WASHINGTON, DC (March 31, 2021) – As the nation enters its second year of the pandemic, the U.S. Government Accountability Office (GAO) is making 28 new recommendations. GAO urges immediate action on these, as well as 38 of 44 prior recommendations that have not been fully implemented from previous CARES Act reports. Full implementation of these recommendations would strengthen the federal government’s efforts to improve public health and the economy, as well as address program integrity and fraud issues.
GAO is issuing its sixth comprehensive report examining the ongoing implementation of the CARES Act and other relief measures in response to our nation’s continued effort to combat the COVID-19 pandemic.
“We want the government’s pandemic relief programs to be as effective and transparent as possible, and implementing our recommendations can greatly improve the federal response,” said Gene L. Dodaro, Comptroller General of the United States and head of the GAO. “Our recommendations are focused on improving public health and economic recovery efforts and reducing fraud and overpayments.”
Agencies were generally responsive to our new recommendations. As Congress and the administration continue to take action in response to the pandemic, we have outlined new areas for action and provided status updates where challenges remain:
Small Business Loan Fraud. Since March 2020, the Department of Justice has been announcing charges in numerous fraud-related cases associated with the Paycheck Protection Program (PPP) and Economic Injury Disaster Loans (EIDL) program. To mitigate fraud risks, GAO is recommending that the Small Business Administration:
- Conduct and document a fraud risk assessment for the EIDL and PPP programs
- Develop a comprehensive oversight plan that looks for fraud risks in the EIDL program
- Develop a strategy for how to address those risks in the EIDL program
- Outline specific actions for how to monitor and manage PPP fraud risks on an ongoing basis
Unemployment Overpayments. As of March 2021, more than $3.6 billion in Pandemic Unemployment Assistance (PUA) overpayments from March 2020 through February 2021 have been identified by states, according to the Department of Labor (DOL). DOL implemented our recommendation to collect data on states’ recovery of PUA overpayments, but without data on the amount of overpayments waived by the states, it is unclear how much states will or will not recover. GAO is recommending that DOL collect data on how much of the PUA overpayments have been waived by states.
Collecting and Sharing Vaccine Data. Almost half of data collected from states on vaccines administered is missing the race and ethnicity of the recipient, according to Health and Human Services (HHS). GAO recommends that HHS take steps to ensure the complete reporting of race and ethnicity from state data. To improve monitoring and transparency, GAO recommends that HHS make all data related to nursing home vaccination efforts publicly available. GAO is also urging HHS to require nursing homes to offer the COVID-19 vaccines to residents and staff.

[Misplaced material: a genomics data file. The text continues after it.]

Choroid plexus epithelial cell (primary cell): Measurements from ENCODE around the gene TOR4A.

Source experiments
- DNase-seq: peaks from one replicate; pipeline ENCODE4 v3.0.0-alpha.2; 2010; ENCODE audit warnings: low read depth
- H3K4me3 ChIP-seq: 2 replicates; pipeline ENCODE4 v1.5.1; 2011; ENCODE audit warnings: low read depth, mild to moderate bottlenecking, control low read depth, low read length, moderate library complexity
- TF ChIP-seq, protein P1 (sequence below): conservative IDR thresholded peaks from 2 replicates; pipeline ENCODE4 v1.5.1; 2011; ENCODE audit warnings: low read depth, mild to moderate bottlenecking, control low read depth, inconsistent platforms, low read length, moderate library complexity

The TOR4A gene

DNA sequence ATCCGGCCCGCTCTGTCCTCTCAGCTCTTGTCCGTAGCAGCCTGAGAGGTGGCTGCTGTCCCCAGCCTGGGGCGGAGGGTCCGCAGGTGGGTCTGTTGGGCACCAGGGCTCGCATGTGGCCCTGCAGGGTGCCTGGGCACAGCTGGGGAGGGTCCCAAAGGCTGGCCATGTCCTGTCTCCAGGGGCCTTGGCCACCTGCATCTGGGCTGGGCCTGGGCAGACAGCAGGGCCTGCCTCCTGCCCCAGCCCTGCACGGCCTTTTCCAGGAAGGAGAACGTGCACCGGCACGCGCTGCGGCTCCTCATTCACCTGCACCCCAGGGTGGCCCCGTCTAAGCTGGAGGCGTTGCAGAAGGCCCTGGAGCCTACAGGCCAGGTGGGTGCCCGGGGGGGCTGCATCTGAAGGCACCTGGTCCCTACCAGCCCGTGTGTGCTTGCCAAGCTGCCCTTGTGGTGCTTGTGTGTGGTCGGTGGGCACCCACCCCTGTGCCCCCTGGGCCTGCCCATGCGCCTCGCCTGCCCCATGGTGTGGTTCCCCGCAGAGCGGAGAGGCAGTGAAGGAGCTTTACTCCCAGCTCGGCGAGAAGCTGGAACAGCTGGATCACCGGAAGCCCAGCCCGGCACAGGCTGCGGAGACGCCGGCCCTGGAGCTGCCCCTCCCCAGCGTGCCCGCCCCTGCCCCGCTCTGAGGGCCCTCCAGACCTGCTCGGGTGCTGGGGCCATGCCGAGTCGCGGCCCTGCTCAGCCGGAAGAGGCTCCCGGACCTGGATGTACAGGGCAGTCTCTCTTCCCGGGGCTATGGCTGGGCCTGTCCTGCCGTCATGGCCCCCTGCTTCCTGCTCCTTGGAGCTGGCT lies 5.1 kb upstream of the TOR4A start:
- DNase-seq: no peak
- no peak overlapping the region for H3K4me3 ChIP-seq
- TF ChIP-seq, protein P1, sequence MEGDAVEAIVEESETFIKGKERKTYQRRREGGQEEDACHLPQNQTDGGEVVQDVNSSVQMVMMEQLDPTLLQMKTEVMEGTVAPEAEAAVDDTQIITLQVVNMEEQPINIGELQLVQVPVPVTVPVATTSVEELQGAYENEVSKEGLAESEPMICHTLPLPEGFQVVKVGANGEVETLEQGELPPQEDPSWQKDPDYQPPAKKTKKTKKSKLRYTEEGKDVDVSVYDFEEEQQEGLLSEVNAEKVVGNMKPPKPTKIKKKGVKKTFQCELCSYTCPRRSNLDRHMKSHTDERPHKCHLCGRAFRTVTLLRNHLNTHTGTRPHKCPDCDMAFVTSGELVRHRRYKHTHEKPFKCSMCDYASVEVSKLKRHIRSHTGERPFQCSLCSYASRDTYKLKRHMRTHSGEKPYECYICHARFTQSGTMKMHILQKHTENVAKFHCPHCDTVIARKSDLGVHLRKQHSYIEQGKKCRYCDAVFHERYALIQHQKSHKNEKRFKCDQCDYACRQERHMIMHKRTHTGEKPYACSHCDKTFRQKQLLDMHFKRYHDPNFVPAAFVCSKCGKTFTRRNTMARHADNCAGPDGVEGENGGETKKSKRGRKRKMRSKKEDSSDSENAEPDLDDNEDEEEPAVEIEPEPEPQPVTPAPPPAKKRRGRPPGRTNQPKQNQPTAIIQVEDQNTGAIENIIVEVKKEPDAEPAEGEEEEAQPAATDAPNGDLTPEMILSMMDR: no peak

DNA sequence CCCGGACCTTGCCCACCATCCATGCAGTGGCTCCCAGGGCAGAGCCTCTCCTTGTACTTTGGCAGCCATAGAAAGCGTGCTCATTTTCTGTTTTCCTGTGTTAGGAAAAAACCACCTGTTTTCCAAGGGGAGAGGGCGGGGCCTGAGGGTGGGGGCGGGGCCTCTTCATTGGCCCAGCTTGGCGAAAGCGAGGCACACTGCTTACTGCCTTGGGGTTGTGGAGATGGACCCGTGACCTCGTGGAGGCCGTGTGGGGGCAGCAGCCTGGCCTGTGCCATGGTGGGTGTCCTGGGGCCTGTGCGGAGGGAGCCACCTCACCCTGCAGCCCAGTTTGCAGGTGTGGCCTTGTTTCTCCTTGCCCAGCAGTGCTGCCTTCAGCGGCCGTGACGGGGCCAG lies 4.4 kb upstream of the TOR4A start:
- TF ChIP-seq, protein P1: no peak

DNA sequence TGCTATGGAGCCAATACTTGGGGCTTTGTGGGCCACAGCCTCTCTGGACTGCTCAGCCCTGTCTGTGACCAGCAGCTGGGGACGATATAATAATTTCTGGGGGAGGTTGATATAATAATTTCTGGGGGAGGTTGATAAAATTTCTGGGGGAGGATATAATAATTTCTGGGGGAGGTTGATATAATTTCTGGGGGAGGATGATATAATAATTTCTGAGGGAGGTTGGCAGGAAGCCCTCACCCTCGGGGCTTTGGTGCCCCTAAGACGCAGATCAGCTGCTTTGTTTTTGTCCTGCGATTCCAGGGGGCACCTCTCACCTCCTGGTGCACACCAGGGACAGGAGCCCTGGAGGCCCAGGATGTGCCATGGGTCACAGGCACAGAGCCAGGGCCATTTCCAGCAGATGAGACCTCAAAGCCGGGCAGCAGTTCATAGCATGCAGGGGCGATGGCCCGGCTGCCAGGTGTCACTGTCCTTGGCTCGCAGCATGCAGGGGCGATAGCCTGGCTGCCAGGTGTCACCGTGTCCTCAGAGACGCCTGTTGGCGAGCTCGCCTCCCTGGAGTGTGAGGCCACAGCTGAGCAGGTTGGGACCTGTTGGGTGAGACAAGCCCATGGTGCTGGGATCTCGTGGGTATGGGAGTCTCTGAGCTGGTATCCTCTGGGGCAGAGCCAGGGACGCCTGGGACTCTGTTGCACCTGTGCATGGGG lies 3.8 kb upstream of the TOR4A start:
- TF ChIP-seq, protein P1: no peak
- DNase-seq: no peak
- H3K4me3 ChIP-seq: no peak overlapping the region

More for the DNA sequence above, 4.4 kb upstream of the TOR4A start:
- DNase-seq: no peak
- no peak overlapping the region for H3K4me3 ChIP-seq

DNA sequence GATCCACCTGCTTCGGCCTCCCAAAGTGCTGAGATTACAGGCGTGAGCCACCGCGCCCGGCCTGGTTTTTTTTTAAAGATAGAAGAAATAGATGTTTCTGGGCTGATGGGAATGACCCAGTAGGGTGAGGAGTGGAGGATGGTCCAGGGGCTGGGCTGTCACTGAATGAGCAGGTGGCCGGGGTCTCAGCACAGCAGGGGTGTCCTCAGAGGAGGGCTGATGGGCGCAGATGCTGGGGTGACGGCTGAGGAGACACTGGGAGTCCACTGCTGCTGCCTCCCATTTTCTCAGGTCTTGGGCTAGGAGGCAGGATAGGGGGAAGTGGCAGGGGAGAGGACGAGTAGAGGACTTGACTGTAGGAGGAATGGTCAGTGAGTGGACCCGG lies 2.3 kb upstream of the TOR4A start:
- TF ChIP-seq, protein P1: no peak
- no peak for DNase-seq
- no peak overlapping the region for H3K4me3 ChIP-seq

Communicating Pandemic Data. HHS publishes its COVID-19 data across multiple websites, making it difficult for the public to access information on COVID-19. To improve the federal government’s communication about the pandemic to the public, GAO is suggesting HHS make all of its different sources of COVID-19 data accessible from a centralized internet location.
K-12 Education. The Department of Education has begun tracking state and school district spending on certain COVID-19 relief funds, but there is a lag between when schools use the funds and when it is reported as spent to Education. Due to this lag, policymakers are missing timely information that could be used to address pandemic-related education needs. GAO is recommending that Education regularly collect and make publicly available information on school districts’ financial commitments.
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The Government Accountability Office, known as the investigative arm of Congress, is an independent, nonpartisan agency that exists to support Congress in meeting its constitutional responsibilities. GAO also works to improve the performance of the federal government and ensure its accountability to the American people. The agency examines the use of public funds; evaluates federal programs and policies; and provides analyses, recommendations, and other assistance to help Congress make informed oversight, policy, and funding decisions. GAO provides Congress with timely information that is objective, fact-based, nonideological, fair, and balanced. GAO’s commitment to good government is reflected in its core values of accountability, integrity, and reliability.